Toward an Architecture of Place: Moving Beyond Iconic to Extraordinary | Sustainable Cities Collective
Sure, ok, there’s starchitecture that *is* obnoxious. But you know what’s wrong with entirely “community-driven” design? It can suffer from Tall Poppy Syndrome (TPS) and end up celebrating the merely subpar. TPS is when you cut everything down to the same size. There are plenty of supposedly pro-community/ pro-people spaces that were built by starchitects (Italian Renaissance, anyone?), and they wouldn’t stand a chance under the regime proposed by this article:
We need to be very strong in our criticism. Both architects and landscape designers (many of whom are trying to outdo the architecture profession with shapes and forms and a “greenwash”) need to be challenged. Only then will they be pushed to support communities in their quest to create places that are comfortable – places where community members can have a sense of real ownership and the ability to adapt public streets and places to their unique aspirations and identity.
Places that are “comfortable”? What does that mean?
(File s.v. “love hurts.”)
Researchers recreate bee collapse with pesticide-laced corn syrup
Feed bees high fructose corn syrup (and the corn was treated with neonicotinoid pesticide) and you kill off the bee colony.
Doesn’t high fructose corn syrup also kill humans? Why do we use this stuff at all?
It has taken a long time to understand the link between Colony Collapse Disorder and neonicotinoid pesticides, because scientists were looking for an instant-killer, and not something that caused slow deaths over several months, says Lu. In addition he adds that scientists ignored “the fact that the timeline of increasing use of neonicotinoids coincides with the decline of bee populations.”
Lu says policy makers “need to examine the effect of sub-lethal doses of pesticides throughout the life cycle of the test model (in this case honey bees).” He further notes the depending on LD50 findings (i.e. a lethal dose that results in the death of half of the specimens tested) “is not relevant to the modern day chemical toxicity testing.” In other words, regulators need to start testing the long-term impacts of chemicals in the environment, and not simply focused on whether or not they instantly kill test subjects.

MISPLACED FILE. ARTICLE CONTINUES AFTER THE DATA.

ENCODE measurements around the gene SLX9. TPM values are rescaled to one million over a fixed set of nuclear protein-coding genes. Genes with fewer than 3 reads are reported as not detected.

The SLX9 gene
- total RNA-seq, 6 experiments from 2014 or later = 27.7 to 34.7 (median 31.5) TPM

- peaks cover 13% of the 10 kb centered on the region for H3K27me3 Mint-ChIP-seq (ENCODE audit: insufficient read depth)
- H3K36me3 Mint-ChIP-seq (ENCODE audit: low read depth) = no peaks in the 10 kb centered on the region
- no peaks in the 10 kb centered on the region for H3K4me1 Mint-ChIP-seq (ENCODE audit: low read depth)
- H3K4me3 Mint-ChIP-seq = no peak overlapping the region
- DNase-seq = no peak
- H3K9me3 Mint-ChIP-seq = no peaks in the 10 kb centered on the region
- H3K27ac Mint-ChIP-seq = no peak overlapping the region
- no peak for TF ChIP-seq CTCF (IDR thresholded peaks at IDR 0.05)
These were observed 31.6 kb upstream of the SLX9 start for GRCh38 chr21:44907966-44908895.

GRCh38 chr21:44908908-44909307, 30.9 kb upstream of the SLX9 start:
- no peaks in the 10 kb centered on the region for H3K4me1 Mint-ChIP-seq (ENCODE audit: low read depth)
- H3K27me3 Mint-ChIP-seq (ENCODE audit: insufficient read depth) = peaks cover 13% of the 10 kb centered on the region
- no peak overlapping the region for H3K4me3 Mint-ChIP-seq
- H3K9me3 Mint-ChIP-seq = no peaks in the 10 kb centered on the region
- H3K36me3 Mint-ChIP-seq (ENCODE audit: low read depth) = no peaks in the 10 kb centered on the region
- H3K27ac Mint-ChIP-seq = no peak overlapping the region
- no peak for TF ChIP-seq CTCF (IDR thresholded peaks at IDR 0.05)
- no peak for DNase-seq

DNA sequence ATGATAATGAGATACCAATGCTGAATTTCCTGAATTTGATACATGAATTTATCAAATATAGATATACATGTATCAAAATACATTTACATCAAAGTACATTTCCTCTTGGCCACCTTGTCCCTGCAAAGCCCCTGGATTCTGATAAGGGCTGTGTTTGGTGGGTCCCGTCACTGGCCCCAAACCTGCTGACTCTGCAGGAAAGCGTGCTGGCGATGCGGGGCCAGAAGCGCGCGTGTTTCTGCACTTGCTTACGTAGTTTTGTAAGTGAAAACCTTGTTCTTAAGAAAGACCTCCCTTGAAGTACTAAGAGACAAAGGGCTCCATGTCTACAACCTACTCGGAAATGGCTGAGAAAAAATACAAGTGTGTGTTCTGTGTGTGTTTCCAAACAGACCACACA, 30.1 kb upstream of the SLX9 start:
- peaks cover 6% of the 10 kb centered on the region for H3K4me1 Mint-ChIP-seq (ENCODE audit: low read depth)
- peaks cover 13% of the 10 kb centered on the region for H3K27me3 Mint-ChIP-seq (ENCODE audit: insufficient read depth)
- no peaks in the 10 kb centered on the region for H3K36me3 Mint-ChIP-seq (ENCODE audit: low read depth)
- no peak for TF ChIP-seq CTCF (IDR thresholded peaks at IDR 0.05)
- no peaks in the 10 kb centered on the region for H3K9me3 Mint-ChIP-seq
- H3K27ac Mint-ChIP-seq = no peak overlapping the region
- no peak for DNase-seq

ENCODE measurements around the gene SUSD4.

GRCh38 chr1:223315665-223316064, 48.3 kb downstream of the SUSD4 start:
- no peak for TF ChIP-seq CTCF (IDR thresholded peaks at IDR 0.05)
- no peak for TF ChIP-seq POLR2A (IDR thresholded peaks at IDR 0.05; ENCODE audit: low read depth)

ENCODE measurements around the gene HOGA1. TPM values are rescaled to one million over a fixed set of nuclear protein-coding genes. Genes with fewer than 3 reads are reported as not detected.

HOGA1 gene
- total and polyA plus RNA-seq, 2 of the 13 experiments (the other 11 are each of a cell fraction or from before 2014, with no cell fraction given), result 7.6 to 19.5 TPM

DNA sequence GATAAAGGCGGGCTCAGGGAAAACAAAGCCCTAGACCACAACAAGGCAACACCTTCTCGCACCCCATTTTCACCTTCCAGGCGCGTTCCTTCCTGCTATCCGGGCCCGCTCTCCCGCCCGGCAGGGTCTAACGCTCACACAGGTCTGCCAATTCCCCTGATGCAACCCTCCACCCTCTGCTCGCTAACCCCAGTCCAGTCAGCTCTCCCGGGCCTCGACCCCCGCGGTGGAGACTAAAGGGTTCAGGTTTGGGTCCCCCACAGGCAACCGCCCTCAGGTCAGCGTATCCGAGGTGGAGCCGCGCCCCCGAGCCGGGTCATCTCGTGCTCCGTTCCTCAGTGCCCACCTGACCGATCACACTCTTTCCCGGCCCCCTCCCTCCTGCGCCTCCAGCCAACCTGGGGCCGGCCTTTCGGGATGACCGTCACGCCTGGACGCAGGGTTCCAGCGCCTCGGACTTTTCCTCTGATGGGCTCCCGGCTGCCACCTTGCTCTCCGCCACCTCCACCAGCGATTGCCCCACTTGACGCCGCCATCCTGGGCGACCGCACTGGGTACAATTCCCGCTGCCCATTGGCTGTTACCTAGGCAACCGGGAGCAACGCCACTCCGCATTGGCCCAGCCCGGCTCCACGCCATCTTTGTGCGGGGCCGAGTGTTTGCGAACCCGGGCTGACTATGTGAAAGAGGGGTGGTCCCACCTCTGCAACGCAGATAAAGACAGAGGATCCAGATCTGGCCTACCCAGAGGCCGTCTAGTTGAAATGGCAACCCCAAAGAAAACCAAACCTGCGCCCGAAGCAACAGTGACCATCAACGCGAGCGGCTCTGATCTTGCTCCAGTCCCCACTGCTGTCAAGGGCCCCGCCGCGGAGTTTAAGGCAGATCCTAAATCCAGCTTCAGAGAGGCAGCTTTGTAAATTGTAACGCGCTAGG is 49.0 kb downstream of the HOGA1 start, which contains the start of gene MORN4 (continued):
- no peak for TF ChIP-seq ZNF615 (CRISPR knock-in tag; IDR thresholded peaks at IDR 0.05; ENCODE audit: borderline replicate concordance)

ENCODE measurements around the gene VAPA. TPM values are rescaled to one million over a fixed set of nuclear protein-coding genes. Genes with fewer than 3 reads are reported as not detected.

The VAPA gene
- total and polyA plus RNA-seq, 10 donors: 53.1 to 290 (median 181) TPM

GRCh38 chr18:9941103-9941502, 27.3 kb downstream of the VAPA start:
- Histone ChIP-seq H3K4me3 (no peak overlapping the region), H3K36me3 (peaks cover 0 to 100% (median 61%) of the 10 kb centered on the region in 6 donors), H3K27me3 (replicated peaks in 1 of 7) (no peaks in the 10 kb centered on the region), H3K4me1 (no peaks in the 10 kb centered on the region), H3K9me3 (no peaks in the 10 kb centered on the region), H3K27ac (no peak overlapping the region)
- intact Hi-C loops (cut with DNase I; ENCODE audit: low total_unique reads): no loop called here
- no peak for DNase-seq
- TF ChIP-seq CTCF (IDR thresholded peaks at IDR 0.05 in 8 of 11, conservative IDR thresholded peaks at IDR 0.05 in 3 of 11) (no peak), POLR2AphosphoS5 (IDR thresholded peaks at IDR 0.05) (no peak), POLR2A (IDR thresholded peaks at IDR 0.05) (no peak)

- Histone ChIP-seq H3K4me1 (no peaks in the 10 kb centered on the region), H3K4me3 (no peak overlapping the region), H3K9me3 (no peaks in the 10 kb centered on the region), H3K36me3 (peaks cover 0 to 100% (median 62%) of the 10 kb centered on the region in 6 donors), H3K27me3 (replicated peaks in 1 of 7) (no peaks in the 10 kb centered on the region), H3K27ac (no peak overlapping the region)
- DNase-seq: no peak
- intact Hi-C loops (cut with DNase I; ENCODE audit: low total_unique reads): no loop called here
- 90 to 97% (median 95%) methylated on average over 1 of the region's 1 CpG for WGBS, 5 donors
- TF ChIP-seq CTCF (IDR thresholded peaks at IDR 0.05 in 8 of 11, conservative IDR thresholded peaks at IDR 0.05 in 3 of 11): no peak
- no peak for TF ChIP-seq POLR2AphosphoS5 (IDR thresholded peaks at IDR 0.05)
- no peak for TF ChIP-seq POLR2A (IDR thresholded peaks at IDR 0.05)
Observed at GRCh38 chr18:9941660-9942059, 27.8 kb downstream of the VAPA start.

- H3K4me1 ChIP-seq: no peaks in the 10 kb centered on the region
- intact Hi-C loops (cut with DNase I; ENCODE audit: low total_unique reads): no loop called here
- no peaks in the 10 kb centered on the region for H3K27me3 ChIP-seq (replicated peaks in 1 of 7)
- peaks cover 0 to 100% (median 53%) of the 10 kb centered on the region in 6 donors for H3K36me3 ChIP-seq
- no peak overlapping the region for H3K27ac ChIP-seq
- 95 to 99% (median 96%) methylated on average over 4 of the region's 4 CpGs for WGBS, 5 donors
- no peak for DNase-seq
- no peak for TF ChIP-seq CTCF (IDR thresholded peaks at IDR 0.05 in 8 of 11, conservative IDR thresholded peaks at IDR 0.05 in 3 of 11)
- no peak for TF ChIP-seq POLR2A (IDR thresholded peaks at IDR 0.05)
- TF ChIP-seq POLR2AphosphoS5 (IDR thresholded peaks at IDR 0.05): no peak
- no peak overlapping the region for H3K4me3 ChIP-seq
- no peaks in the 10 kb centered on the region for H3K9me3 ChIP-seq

BBC – Adam Curtis Blog: BODYBUILDING AND NATION-BUILDING
Fascinating article. Not entirely sure I buy into all the connections between, say, British Colonialism and modern yoga (with stops in Iraq inbetween), but it’s a good critique. The embedded videos are priceless, too.
Earth out of balance: The challenge of controlling corporate greed | Grist
Words of wisdom from David Rothkopf. He is so right:
I love it when Ron Paul says, “If we get rid of government, freedom will sweep right in.” That’s just not what happens. What happens is that a bunch of elephants stampede in because they’re in a position to take advantage of it. Meanwhile, if you get government out of the way, the people who need government, they don’t have it.
There’s this myth that government doesn’t belong in the marketplace. If that were true, there would be no canals, no railroads, no highways, no internet. The government was a critical partner in many of the biggest innovations in U.S. history.
But if you buy into that for 20 or 30 years, and you say, “smaller government, smaller government programs,” who gets squeezed by that? It’s the cities. And the problem is that, as that happens, it accelerates. Kids drop out of school. Neighborhoods decay. Businesses leave. The tax base goes down. Cops get fired. Teachers get fired. It’s a cycle of pain.